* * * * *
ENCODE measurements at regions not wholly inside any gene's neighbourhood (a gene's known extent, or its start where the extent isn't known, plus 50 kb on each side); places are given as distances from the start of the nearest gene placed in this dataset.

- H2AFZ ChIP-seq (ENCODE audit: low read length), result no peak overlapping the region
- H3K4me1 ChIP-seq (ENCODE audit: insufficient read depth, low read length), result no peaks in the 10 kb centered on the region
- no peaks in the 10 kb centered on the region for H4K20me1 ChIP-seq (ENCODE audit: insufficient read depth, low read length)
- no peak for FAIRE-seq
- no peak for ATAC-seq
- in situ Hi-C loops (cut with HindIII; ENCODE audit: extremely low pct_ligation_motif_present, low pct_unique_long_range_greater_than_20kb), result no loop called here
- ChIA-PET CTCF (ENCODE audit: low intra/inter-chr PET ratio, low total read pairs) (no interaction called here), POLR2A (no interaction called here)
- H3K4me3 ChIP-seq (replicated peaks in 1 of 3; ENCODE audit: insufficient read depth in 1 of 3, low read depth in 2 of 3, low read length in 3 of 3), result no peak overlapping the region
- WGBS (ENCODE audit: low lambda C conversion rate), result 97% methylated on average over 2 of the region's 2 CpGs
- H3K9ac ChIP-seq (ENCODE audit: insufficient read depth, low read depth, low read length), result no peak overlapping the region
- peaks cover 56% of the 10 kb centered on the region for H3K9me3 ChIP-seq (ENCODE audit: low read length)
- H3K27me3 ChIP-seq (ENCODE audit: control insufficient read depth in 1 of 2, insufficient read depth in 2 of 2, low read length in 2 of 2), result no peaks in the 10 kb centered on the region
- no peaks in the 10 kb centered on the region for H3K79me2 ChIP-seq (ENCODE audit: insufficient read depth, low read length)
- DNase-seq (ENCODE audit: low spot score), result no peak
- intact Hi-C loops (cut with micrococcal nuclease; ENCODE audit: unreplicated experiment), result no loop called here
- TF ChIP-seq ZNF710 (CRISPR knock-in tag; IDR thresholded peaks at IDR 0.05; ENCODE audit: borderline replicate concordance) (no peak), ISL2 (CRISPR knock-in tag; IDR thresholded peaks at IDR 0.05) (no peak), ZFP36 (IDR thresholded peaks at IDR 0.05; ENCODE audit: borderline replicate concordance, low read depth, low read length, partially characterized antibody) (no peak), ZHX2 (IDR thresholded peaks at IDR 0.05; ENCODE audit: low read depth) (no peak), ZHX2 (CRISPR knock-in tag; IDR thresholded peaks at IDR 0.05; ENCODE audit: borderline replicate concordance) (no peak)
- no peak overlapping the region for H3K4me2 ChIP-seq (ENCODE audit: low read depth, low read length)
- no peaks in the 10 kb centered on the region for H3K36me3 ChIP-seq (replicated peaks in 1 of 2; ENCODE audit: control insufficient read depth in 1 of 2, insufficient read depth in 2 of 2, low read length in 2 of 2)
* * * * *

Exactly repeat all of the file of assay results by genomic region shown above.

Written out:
ENCODE measurements at regions not wholly inside any gene's neighbourhood (a gene's known extent, or its start where the extent isn't known, plus 50 kb on each side); places are given as distances from the start of the nearest gene placed in this dataset.

- H2AFZ ChIP-seq (ENCODE audit: low read length), result no peak overlapping the region
- H3K4me1 ChIP-seq (ENCODE audit: insufficient read depth, low read length), result no peaks in the 10 kb centered on the region
- no peaks in the 10 kb centered on the region for H4K20me1 ChIP-seq (ENCODE audit: insufficient read depth, low read length)
- no peak for FAIRE-seq
- no peak for ATAC-seq
- in situ Hi-C loops (cut with HindIII; ENCODE audit: extremely low pct_ligation_motif_present, low pct_unique_long_range_greater_than_20kb), result no loop called here
- ChIA-PET CTCF (ENCODE audit: low intra/inter-chr PET ratio, low total read pairs) (no interaction called here), POLR2A (no interaction called here)
- H3K4me3 ChIP-seq (replicated peaks in 1 of 3; ENCODE audit: insufficient read depth in 1 of 3, low read depth in 2 of 3, low read length in 3 of 3), result no peak overlapping the region
- WGBS (ENCODE audit: low lambda C conversion rate), result 97% methylated on average over 2 of the region's 2 CpGs
- H3K9ac ChIP-seq (ENCODE audit: insufficient read depth, low read depth, low read length), result no peak overlapping the region
- peaks cover 56% of the 10 kb centered on the region for H3K9me3 ChIP-seq (ENCODE audit: low read length)
- H3K27me3 ChIP-seq (ENCODE audit: control insufficient read depth in 1 of 2, insufficient read depth in 2 of 2, low read length in 2 of 2), result no peaks in the 10 kb centered on the region
- no peaks in the 10 kb centered on the region for H3K79me2 ChIP-seq (ENCODE audit: insufficient read depth, low read length)
- DNase-seq (ENCODE audit: low spot score), result no peak
- intact Hi-C loops (cut with micrococcal nuclease; ENCODE audit: unreplicated experiment), result no loop called here
- TF ChIP-seq ZNF710 (CRISPR knock-in tag; IDR thresholded peaks at IDR 0.05; ENCODE audit: borderline replicate concordance) (no peak), ISL2 (CRISPR knock-in tag; IDR thresholded peaks at IDR 0.05) (no peak), ZFP36 (IDR thresholded peaks at IDR 0.05; ENCODE audit: borderline replicate concordance, low read depth, low read length, partially characterized antibody) (no peak), ZHX2 (IDR thresholded peaks at IDR 0.05; ENCODE audit: low read depth) (no peak), ZHX2 (CRISPR knock-in tag; IDR thresholded peaks at IDR 0.05; ENCODE audit: borderline replicate concordance) (no peak)
- no peak overlapping the region for H3K4me2 ChIP-seq (ENCODE audit: low read depth, low read length)
- no peaks in the 10 kb centered on the region for H3K36me3 ChIP-seq (replicated peaks in 1 of 2; ENCODE audit: control insufficient read depth in 1 of 2, insufficient read depth in 2 of 2, low read length in 2 of 2)